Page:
A viable alternative for a CAMP-induced extinction at the end of the Triassic is a bolide impact [HN14]. The overall extinction pattern and associated floral effects at the Triassic-Jurassic boundary [HN15] do parallel those associated with the Cretaceous-Tertiary Chicxulub impact [HN16] (21). Evidence includes the presence of a massive increase of spores at the Triassic-Jurassic boundary (8), which has been attributed, as in the case of the very similar “fern spike” at the Cretaceous-Tertiary boundary, to impact-induced massive ecological disruption (22). In addition, shocked quartz [HN17] has been reported from two marine boundary sections (23), although both are disputed (17). However, concerted efforts to find shocked quartz in continental sections at the Triassic-Jurassic boundary have yet to be carried out.

Conventional theories of the origin of LIPs involve mantle dynamics, in particular, mantle plumes and hot spots [HN18] (1). In these models, the deep mantle generates a hot, upwelling plume of relatively low-density material that rises and eventually ponds at the base of the lithosphere, generating melt. Rifting in the region of the CAMP was occurring for at least 30 million years before the magmatic episode, so the crust was thinning in advance. According to Marzoli et al. (3), their new age and geochemical data are consistent with a plume head separated from its tail and spread over an extremely large area. Structural data from rift basins in the southeastern United States suggest that they ceased subsidence [HN19] and underwent tectonic inversion (under compression in the same direction in which they were previously under extension) close to the focus of the CAMP before or at the time of its emplacement (11). Simultaneously, rift basins farther north actually accelerated in subsidence. Sequentially, over the next 145 million years, the pattern of initial sea floor and seaward-dipping reflector formation and concomitant rift basin inversion seems to have proceeded north and probably south from the locus of CAMP igneous activity (11). All this suggests strong, if poorly understood, links behind the CAMP, core-mantle processes, and plate motions.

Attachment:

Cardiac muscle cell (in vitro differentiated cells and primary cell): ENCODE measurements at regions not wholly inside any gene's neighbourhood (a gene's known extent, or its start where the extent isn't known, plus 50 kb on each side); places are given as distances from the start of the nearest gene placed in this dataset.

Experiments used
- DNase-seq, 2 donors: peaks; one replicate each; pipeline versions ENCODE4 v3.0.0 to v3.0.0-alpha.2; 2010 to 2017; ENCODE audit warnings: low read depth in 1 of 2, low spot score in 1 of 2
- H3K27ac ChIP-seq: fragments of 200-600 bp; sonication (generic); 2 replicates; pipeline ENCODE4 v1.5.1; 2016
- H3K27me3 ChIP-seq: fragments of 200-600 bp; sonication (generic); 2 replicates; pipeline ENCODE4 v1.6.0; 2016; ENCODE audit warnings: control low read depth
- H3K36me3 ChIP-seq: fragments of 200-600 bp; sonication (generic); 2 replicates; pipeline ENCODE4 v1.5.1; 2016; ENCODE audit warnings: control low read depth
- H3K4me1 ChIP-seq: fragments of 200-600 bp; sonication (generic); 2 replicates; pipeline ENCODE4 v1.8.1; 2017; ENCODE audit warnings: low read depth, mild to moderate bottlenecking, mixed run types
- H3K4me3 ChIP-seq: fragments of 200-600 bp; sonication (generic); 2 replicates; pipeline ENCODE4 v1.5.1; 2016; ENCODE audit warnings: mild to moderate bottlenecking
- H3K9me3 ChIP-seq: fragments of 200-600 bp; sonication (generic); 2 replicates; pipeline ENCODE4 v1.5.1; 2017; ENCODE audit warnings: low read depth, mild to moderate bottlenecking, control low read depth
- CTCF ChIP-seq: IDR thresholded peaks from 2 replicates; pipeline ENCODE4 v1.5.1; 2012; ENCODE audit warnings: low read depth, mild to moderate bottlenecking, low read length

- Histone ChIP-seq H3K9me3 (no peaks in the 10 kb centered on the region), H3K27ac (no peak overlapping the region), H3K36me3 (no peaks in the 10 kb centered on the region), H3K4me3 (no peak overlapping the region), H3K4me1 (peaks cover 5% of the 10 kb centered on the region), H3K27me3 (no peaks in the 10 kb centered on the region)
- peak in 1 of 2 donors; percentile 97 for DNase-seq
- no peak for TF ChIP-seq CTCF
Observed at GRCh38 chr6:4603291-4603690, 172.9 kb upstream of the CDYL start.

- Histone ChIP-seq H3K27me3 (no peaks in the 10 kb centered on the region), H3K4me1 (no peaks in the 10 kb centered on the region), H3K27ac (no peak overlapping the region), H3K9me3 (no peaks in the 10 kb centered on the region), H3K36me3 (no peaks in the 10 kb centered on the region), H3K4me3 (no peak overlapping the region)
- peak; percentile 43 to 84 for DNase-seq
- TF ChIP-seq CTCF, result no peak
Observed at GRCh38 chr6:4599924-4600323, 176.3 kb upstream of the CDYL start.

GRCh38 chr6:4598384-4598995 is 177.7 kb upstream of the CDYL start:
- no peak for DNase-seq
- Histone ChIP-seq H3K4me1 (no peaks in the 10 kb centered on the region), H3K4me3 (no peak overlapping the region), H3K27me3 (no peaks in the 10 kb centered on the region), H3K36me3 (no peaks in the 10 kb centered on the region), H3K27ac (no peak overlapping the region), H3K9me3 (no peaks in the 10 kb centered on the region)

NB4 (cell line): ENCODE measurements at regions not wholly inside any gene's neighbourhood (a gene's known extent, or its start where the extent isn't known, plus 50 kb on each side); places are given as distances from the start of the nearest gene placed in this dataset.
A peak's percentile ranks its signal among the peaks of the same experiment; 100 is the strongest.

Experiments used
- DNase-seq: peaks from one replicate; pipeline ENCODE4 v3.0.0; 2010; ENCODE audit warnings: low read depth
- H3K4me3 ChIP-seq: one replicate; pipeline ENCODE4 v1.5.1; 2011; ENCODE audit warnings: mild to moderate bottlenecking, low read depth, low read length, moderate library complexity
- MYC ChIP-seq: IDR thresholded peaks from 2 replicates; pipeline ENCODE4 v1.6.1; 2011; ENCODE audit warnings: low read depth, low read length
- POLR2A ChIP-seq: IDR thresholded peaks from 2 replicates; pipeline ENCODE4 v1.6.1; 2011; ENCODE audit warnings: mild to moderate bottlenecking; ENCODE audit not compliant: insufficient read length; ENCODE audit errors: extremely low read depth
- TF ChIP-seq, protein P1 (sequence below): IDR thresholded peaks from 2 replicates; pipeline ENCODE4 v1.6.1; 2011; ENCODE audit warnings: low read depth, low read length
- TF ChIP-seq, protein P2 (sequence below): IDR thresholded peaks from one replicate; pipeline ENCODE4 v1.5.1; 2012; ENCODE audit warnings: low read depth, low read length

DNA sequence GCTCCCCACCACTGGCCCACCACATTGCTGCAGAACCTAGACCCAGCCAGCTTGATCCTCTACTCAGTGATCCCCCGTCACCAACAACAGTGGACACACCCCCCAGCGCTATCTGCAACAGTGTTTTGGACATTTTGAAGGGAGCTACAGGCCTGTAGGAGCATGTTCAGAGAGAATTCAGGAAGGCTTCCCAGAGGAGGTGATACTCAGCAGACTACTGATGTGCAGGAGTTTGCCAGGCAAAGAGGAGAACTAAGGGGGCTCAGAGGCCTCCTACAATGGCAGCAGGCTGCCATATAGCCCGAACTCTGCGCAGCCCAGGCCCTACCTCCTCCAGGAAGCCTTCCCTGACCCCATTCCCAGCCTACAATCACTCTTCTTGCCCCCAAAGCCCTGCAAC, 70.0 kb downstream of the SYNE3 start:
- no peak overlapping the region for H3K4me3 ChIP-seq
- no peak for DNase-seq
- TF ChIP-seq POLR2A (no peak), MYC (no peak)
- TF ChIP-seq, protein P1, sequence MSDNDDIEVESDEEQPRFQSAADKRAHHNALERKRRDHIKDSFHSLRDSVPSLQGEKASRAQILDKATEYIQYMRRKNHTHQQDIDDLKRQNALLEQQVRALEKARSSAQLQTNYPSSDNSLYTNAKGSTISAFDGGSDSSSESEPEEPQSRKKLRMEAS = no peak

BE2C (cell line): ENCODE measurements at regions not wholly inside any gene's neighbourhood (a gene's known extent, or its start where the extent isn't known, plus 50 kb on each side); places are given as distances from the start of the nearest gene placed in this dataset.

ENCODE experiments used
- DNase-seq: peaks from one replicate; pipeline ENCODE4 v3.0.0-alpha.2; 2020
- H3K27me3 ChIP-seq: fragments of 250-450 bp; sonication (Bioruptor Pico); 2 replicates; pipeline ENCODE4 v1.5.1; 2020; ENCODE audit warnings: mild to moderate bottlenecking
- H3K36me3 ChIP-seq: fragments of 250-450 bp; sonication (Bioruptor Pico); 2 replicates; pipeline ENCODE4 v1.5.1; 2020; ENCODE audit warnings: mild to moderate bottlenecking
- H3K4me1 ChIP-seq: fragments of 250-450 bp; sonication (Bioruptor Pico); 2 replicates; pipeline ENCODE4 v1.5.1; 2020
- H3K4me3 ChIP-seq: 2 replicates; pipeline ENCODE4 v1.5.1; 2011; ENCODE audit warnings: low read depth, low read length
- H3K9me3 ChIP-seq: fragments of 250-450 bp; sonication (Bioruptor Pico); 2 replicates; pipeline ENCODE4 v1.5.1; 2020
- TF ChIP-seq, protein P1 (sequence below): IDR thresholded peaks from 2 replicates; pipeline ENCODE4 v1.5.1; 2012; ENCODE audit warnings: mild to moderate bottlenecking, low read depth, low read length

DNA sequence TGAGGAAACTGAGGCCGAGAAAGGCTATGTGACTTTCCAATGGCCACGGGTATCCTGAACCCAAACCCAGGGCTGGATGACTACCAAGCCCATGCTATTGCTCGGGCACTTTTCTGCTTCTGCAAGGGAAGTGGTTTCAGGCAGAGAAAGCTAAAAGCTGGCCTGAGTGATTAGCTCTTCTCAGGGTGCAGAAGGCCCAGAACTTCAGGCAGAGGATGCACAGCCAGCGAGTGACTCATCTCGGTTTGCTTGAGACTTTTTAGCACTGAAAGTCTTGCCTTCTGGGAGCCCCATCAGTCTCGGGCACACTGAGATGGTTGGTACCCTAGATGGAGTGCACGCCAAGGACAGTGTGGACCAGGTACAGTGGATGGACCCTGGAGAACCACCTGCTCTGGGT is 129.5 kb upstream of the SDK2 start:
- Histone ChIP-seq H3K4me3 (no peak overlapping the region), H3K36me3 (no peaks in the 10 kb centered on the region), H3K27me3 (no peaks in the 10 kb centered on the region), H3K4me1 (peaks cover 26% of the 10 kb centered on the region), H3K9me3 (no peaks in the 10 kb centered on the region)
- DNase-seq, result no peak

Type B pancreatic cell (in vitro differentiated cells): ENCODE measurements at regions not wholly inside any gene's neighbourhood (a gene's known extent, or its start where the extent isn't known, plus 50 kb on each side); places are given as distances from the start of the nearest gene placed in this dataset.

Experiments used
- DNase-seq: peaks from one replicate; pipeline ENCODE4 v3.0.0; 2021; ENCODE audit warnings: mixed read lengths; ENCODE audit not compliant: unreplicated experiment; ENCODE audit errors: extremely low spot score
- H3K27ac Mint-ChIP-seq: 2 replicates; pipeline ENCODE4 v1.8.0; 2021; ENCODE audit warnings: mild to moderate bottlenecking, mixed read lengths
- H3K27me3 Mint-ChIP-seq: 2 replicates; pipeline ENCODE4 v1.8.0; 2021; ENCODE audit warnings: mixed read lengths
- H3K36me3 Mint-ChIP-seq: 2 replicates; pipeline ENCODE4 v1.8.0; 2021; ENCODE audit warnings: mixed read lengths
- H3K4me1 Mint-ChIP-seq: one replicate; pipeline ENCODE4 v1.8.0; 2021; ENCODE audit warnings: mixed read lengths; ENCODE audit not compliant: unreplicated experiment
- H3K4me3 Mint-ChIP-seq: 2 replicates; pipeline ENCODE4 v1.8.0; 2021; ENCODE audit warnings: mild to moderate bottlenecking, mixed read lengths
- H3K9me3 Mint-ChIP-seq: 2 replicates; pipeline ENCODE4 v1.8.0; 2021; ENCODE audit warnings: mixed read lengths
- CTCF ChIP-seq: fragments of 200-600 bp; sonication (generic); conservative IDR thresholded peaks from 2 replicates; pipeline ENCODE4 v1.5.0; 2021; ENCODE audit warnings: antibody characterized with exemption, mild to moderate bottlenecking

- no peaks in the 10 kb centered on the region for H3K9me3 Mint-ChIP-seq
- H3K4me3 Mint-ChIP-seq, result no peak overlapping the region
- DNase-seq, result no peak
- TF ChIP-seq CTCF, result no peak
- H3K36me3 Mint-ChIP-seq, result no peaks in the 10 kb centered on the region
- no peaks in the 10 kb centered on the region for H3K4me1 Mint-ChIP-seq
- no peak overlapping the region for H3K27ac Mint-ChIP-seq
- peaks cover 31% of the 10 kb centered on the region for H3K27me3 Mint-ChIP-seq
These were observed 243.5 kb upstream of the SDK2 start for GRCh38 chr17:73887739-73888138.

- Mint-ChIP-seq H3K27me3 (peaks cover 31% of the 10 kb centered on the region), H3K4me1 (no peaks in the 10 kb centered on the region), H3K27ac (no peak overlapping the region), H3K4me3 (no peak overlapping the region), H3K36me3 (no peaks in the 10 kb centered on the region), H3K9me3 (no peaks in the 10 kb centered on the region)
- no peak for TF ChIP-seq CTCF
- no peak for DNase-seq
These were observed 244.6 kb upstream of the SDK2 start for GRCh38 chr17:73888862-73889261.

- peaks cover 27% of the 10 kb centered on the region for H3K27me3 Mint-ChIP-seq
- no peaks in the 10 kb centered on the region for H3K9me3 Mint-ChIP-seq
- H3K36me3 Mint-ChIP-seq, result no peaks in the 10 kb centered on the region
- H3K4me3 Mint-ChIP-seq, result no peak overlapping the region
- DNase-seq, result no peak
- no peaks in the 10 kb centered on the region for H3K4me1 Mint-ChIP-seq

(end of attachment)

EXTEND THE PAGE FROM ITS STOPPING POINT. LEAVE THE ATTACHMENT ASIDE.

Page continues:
Presently, virtually all aspects of the CAMP LIP are controversial. Major problems that need to be addressed in the near term include (i) establishing the precise age range of the igneous event by direct dating of CAMP dikes in eastern North America by multiple methods; (ii) determining the magnetic polarity of a large suite of dikes, sills, and flows over a major portion of the CAMP; (iii) establishing the relative stratigraphic position, age, and magnetic polarity of the basalt flows in the southeastern United States; (iv) direct sampling and dating of the deeply buried, seaward-dipping reflectors offshore of the southeastern United States; and (v) searching for biological, geochemical, and mineralogical proxies of events related to the CAMP event, impacts, and the Triassic-Jurassic boundary.

As has long been noted, the implications of bolide impacts and massive volcanism can be very similar (24). The Cretaceous-Tertiary Chicxulub bolide, for example, struck marine limestone and sulfate, so a massive input of both CO2 and SO2 has been proposed as a major cause of the extinctions and ecosystem disruption (25), the same cause proposed for the effects of terrestrial LIPs. Indeed, an impact origin for both the Triassic-Jurassic and Cretaceous-Tertiary LIPs has been hypothesized (26), although plausible linkages with the specific events seem hard to come by. Nonetheless, the coincidence of the three largest Phanerozoic mass extinctions with the three largest continental LIPs—two possibly with giant bolide impacts—does demand very close scrutiny.

HyperNotes Related Resources on the World Wide Web

General Hypernotes